WSU medical school receives preliminary accreditation

KREM 2's Whitney Ward has the story (10/19/16)

PULLMAN, Wash. – The Elson S. Floyd College of Medicine at Washington State University received preliminary accreditation on Wednesday, university officials said Wednesday.

The accreditation will allow the college to stay on track to enroll its inaugural class of students in August 2017.

“This is a significant moment in Washington State University’s 126-year history,” said WSU President Kirk Schulz. “It puts us one step closer to educating physicians who will practice in Washington’s undeserved communities and furthers the university’s land-grant mission to serve the needs of the state.”

The dean noted that the medical school will recruit talented students from rural and medically underserved communities, first-generation professional students and those with a passion to serve and lead in medical care.

The accreditation will kicks things into high gear now, most notably with WSU hiring at least 40 new employees between now and Summer 2017.

University officials said the goal has always been to serve Eastern Washington's under-served rural communities. Achieving preliminary accreditation is not easy, as inspectors have spent the last few months ensuring WSU has the right facility, funding, and staffing. Officials said not everyone gets that preliminary accreditation on their first try, making this significant.

When students were asked what Dr. Floyd would say about this preliminary accreditation one said Dr. Floyd would have been very proud. The dean of the College of Medicine, Dr. John Tomkowiak, echoed those sentiments.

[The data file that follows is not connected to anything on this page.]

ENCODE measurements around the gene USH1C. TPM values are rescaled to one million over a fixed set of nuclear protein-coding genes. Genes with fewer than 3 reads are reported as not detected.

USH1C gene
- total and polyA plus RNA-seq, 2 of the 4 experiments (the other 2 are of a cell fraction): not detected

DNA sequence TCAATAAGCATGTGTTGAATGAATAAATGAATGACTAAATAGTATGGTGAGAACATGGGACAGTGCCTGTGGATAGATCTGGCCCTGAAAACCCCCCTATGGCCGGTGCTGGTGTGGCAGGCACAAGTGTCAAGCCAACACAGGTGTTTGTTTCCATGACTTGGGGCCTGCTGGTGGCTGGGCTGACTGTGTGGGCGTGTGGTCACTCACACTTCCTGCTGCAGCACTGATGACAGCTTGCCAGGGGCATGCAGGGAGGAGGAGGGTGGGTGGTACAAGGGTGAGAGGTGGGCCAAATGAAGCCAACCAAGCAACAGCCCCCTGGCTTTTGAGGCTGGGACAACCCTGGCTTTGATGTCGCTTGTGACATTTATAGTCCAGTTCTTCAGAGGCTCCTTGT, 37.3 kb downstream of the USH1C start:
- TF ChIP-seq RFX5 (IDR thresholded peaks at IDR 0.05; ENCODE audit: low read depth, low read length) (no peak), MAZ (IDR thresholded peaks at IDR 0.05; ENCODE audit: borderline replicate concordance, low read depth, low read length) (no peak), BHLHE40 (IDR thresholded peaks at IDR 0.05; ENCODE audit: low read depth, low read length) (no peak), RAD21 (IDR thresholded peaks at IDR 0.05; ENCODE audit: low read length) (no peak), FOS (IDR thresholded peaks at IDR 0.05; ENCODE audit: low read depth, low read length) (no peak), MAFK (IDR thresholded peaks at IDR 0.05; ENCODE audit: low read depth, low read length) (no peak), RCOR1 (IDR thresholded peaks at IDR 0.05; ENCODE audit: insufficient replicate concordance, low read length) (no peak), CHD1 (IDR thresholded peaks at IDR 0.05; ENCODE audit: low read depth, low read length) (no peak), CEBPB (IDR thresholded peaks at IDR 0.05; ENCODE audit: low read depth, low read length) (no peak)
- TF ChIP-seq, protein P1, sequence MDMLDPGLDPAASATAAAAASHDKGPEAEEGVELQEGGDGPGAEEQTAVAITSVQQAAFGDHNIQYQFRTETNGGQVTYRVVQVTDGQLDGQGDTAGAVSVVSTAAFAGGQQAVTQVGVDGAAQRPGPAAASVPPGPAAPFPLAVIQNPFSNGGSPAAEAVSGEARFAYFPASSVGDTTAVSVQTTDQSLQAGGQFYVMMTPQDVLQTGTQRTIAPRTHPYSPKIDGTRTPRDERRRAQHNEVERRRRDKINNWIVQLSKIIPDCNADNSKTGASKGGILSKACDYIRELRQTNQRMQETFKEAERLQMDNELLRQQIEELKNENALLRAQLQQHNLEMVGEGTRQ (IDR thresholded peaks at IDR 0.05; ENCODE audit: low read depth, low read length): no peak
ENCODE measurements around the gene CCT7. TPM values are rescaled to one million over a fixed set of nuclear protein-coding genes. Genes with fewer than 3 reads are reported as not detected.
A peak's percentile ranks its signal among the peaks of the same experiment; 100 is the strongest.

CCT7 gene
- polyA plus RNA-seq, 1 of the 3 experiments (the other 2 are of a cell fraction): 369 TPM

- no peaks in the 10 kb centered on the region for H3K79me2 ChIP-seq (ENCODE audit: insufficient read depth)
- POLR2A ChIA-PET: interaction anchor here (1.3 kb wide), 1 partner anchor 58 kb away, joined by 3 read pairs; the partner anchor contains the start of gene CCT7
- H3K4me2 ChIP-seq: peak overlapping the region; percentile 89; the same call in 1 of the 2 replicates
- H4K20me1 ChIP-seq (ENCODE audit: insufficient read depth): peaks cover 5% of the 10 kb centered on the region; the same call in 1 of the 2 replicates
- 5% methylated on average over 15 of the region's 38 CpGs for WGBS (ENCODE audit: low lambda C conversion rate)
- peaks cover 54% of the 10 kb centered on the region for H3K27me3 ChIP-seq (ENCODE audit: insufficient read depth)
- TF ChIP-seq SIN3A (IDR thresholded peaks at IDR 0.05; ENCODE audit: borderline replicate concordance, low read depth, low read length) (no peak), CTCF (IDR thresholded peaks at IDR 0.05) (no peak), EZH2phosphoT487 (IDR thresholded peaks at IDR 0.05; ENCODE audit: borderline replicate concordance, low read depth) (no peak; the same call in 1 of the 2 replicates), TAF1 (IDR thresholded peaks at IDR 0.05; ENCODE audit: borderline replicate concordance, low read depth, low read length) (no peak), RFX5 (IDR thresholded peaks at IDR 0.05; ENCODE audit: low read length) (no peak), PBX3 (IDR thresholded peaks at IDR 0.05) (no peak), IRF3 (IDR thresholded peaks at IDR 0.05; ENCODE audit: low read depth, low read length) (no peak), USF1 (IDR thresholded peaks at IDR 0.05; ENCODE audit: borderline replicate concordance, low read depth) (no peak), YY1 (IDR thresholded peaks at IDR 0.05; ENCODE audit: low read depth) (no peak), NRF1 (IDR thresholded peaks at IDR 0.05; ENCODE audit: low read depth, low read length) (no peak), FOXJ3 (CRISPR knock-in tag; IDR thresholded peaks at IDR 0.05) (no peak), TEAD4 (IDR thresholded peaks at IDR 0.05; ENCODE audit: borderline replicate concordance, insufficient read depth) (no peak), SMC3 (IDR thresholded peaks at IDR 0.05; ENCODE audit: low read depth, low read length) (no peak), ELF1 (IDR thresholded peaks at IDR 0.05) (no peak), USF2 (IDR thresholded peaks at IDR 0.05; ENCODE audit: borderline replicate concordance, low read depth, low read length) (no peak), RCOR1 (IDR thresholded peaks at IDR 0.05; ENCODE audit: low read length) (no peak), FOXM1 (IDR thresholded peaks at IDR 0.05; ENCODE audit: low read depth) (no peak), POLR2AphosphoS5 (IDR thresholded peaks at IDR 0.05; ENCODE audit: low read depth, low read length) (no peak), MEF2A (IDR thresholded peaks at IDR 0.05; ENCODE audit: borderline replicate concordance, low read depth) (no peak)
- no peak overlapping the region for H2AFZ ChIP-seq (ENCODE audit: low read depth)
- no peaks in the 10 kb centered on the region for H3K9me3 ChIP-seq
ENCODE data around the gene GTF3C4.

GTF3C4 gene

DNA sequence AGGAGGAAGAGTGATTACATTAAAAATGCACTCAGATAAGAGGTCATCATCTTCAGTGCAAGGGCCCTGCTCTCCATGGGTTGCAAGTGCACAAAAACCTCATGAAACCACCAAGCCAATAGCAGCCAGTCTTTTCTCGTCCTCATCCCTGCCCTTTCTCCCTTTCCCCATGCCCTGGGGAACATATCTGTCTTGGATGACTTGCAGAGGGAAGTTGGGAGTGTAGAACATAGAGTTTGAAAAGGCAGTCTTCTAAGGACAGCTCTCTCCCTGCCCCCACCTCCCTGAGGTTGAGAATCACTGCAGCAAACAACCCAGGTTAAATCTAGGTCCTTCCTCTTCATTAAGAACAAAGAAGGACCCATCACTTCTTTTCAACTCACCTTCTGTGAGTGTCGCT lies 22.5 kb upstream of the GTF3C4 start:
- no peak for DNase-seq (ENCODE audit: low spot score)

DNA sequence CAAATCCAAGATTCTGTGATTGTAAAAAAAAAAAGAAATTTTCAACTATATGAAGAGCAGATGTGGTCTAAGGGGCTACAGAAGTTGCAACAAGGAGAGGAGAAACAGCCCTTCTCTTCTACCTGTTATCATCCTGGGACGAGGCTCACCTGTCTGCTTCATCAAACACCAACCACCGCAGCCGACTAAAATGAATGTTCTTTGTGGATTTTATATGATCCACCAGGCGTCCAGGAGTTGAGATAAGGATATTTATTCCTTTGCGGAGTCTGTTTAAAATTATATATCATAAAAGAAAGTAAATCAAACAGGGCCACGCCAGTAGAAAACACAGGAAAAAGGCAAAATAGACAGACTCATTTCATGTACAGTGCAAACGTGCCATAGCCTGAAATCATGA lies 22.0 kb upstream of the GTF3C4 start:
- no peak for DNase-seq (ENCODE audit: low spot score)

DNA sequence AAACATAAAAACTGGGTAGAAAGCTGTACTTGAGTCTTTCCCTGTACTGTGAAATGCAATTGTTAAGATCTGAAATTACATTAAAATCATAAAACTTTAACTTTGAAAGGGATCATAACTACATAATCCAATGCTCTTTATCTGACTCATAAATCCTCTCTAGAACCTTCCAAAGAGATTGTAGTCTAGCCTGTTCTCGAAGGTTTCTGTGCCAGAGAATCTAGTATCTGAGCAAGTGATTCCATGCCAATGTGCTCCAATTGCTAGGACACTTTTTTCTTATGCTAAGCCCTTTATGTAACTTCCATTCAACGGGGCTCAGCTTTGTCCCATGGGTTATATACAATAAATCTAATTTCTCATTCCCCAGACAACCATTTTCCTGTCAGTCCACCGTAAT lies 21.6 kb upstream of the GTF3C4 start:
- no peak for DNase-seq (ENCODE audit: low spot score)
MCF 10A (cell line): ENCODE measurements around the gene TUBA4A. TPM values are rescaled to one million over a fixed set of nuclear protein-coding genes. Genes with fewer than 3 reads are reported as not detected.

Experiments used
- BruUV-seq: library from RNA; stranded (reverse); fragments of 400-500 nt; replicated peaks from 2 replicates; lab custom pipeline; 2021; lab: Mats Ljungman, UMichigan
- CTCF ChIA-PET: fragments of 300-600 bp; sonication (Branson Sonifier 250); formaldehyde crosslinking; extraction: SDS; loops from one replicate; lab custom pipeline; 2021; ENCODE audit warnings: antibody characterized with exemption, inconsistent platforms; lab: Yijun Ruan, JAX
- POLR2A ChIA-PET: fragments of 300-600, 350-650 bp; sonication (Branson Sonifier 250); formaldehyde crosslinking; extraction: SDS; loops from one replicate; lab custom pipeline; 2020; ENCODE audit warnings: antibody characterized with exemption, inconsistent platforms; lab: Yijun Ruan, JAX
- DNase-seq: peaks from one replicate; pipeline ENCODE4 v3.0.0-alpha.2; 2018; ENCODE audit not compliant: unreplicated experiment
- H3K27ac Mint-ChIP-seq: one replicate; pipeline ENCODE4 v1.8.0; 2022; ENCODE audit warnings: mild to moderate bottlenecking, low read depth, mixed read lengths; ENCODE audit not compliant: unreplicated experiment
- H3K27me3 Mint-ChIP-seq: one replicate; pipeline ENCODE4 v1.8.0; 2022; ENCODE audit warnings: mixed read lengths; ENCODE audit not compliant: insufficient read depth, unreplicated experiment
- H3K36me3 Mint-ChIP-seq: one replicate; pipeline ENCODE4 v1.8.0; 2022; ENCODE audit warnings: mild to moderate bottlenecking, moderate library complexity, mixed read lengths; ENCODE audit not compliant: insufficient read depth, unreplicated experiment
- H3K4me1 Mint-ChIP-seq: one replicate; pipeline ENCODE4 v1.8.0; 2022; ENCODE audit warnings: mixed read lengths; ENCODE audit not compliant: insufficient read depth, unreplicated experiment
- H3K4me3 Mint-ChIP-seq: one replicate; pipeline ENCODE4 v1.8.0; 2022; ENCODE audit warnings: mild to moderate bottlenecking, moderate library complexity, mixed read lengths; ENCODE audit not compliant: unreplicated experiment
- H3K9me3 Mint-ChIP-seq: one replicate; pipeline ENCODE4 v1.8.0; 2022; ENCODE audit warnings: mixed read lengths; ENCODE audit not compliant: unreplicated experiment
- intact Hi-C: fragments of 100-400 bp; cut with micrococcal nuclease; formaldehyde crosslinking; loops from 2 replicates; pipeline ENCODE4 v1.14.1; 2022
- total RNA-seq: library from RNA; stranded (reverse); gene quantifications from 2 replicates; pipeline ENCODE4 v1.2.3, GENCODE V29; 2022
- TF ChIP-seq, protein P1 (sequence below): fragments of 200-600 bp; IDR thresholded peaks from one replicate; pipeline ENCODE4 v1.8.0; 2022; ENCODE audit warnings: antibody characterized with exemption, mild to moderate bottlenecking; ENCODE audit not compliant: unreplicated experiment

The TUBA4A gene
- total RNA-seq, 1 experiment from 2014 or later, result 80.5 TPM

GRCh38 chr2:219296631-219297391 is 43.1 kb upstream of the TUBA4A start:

"I think Dr. Floyd would say, 'You've done a great job. You've done it in Elson time. But there's a lot of work to do. I'm very proud of you. Keep up the great work, and I expect great things to come'," Dr. Tomkowiak said.

So the next step is to start recruiting students for that inaugural class. The school will then submit its application to become part of the Association of American Medical Colleges, and once that happens, they plan to begin accepting applications.

The Floyd College of Medicine is the second public medical school in the state. It is the first to be added in 70 years. The accreditation comes 19 months after Governor Jay Inslee signed the bill that changed the law to allow WSU to offer medical education.

“On behalf of everyone at Gonzaga University, congratulations to our colleagues at Washington State University on receiving preliminary accreditation for the Elson S. Floyd College of Medicine,” said Thayne M. McCulloh, President of Gonzaga University.

Students will receive medical education across four of the WSU campuses, including Everett, Spokane, Tri-Cities and Vancouver. 

According to a news release, the University will work to achieve membership to the Association of American medical College throughout the next week. This will provide access to the American College Application Service. Upon gaining membership, the College of Medicine will begin accepting applications in early November. 



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